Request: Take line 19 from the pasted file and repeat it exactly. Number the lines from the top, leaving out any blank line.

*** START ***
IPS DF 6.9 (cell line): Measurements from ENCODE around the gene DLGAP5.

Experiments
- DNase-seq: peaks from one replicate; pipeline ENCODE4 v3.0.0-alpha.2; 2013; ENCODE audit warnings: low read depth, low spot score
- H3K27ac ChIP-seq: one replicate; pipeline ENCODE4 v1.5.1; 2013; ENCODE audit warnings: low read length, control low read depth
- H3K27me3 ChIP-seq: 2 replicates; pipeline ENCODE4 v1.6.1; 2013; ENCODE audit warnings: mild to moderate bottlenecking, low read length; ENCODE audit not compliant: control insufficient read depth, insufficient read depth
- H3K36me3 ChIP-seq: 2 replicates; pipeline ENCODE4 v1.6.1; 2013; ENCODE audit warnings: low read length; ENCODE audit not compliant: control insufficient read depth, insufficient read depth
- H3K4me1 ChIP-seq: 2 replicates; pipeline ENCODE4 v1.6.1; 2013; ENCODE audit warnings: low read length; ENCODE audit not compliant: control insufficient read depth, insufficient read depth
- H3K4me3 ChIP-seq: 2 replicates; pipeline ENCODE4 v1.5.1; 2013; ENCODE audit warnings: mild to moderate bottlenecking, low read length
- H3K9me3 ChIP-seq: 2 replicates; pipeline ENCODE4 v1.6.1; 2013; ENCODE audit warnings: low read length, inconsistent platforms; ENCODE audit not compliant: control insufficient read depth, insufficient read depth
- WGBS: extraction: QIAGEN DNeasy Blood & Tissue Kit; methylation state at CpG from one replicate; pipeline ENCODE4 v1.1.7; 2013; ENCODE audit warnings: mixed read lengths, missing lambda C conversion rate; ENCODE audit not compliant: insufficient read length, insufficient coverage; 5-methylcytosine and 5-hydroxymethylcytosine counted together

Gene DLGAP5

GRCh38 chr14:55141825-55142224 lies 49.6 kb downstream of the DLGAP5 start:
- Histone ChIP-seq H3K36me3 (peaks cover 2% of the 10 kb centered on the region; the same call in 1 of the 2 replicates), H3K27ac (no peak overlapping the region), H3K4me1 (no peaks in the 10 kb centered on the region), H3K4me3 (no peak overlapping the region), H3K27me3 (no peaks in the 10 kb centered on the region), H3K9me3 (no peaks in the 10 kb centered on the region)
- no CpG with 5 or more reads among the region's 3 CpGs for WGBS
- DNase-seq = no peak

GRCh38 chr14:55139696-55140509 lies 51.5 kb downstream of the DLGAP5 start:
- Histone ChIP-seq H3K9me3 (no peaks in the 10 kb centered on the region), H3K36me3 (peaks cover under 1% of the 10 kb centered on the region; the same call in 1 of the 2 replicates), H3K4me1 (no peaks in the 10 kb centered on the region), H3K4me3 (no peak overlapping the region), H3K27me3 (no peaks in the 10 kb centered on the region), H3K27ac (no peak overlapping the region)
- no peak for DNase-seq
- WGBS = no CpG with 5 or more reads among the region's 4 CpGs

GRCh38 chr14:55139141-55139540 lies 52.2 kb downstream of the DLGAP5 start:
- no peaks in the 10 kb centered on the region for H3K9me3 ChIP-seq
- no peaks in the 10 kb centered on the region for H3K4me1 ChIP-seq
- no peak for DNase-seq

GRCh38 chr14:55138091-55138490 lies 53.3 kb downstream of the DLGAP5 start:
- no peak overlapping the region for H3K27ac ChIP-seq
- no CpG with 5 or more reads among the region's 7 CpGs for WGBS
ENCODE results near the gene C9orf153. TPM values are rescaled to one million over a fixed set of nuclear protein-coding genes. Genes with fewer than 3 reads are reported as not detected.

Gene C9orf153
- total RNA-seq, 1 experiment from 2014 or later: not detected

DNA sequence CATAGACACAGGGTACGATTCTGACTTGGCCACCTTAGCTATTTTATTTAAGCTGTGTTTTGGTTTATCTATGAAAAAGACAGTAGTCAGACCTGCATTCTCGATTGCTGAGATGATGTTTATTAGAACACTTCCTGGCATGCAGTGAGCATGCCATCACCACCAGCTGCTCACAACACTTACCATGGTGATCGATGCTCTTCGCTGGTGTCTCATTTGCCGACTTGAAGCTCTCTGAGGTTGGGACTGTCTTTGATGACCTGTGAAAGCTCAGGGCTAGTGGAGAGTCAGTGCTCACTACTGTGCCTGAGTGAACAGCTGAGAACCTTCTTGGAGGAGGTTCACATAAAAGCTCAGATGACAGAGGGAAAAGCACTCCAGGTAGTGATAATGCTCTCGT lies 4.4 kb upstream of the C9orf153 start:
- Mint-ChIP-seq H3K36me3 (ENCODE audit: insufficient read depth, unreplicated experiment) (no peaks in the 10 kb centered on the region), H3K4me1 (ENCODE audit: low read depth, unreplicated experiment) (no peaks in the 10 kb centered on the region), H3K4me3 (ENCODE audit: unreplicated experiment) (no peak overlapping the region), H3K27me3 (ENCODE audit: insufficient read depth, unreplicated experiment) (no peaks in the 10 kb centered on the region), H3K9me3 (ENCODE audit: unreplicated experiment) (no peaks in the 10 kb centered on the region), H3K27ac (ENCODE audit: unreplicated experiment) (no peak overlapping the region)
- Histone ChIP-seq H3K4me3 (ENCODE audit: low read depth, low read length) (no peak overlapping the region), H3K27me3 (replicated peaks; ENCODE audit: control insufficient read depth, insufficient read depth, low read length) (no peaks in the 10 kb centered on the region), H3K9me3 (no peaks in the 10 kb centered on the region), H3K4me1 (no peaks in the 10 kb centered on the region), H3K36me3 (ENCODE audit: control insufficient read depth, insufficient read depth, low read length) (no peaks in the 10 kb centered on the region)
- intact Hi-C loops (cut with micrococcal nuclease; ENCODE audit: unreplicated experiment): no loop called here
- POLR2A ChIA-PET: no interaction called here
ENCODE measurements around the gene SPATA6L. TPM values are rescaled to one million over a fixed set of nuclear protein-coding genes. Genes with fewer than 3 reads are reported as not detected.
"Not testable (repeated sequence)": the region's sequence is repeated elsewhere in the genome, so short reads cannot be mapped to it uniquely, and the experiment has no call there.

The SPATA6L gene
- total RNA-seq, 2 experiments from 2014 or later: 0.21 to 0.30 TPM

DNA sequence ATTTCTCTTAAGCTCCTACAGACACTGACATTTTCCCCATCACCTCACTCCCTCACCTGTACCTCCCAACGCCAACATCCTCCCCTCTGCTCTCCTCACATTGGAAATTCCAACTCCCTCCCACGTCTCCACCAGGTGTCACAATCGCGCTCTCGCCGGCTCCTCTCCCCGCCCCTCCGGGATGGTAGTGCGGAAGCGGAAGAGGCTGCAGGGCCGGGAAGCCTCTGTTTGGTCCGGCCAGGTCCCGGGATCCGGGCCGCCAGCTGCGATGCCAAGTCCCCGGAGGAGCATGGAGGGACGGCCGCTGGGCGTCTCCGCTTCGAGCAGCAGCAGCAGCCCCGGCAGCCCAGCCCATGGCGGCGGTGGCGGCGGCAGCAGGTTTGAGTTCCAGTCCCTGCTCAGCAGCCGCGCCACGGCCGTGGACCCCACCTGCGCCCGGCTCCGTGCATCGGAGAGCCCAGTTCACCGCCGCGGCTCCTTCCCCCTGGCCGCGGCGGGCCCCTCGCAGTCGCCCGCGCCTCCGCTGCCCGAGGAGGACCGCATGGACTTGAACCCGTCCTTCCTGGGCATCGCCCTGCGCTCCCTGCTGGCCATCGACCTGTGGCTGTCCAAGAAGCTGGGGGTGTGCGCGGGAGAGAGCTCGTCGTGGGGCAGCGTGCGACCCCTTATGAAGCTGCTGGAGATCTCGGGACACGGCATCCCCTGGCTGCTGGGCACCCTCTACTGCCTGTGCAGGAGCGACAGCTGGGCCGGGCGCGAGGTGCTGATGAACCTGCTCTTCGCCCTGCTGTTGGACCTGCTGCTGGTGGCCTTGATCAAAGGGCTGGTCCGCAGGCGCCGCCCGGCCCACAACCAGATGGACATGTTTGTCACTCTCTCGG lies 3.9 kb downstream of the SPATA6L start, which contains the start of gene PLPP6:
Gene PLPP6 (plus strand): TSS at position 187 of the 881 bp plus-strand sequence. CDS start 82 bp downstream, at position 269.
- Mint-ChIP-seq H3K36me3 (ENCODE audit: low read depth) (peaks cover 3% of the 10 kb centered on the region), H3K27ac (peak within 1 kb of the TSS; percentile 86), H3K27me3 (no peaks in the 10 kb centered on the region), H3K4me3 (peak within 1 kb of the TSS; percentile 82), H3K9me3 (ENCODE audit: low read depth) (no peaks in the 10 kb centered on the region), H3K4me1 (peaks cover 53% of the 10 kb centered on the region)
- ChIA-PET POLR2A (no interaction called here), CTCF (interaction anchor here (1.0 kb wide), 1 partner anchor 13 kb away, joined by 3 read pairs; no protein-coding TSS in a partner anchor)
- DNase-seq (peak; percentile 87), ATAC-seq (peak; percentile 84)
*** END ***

- WGBS = no CpG with 5 or more reads among the region's 4 CpGs